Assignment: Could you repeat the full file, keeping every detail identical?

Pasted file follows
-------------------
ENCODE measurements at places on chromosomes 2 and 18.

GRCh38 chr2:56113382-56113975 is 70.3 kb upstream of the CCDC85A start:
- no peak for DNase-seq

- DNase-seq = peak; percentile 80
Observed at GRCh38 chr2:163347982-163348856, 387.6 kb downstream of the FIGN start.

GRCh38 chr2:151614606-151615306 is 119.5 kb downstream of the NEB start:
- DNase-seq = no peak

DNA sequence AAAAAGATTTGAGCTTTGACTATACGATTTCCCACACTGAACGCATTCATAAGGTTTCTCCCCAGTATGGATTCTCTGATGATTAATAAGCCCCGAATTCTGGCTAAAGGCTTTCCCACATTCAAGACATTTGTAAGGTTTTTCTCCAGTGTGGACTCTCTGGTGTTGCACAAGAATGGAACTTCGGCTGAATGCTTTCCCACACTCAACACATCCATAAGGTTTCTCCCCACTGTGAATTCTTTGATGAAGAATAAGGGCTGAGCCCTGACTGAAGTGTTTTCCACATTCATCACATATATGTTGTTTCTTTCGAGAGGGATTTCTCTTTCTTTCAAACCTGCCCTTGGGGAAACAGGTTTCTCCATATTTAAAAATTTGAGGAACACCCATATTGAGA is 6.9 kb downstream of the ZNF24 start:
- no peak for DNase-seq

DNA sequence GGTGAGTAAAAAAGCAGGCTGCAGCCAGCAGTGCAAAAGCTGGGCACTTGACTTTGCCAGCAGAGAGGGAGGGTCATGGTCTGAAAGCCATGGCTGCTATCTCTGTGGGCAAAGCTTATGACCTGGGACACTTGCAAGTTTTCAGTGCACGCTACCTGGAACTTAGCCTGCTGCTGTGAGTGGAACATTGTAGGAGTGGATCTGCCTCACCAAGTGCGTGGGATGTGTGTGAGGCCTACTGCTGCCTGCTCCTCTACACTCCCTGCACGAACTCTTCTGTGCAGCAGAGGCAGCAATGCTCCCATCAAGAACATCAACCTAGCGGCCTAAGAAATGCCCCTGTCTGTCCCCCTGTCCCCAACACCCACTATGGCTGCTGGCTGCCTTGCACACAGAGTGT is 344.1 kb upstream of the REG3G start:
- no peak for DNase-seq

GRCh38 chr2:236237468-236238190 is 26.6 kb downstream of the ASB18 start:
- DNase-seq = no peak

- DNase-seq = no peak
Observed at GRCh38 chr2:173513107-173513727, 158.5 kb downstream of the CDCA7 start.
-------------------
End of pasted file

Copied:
ENCODE measurements at places on chromosomes 2 and 18.

GRCh38 chr2:56113382-56113975 is 70.3 kb upstream of the CCDC85A start:
- no peak for DNase-seq

- DNase-seq = peak; percentile 80
Observed at GRCh38 chr2:163347982-163348856, 387.6 kb downstream of the FIGN start.

GRCh38 chr2:151614606-151615306 is 119.5 kb downstream of the NEB start:
- DNase-seq = no peak

DNA sequence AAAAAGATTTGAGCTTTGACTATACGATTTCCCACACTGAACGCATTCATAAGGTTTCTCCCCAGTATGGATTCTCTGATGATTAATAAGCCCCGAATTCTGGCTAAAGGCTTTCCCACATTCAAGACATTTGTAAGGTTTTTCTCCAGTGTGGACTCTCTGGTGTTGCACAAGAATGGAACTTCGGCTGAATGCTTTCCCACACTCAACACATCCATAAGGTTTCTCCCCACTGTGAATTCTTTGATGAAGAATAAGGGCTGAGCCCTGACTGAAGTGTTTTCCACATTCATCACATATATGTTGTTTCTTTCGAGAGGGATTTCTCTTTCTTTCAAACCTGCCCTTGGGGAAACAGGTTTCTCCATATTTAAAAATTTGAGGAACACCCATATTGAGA is 6.9 kb downstream of the ZNF24 start:
- no peak for DNase-seq

DNA sequence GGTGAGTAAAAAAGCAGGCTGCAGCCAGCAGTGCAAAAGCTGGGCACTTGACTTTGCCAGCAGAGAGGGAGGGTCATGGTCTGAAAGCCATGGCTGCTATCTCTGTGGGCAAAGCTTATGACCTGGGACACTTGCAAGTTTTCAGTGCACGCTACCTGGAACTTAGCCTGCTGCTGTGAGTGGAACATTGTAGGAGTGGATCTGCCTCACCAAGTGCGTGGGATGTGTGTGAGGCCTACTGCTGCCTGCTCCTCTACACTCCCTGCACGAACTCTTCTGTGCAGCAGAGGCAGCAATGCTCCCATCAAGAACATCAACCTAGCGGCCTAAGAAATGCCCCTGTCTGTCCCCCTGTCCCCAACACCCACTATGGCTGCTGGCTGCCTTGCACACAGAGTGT is 344.1 kb upstream of the REG3G start:
- no peak for DNase-seq

GRCh38 chr2:236237468-236238190 is 26.6 kb downstream of the ASB18 start:
- DNase-seq = no peak

- DNase-seq = no peak
Observed at GRCh38 chr2:173513107-173513727, 158.5 kb downstream of the CDCA7 start.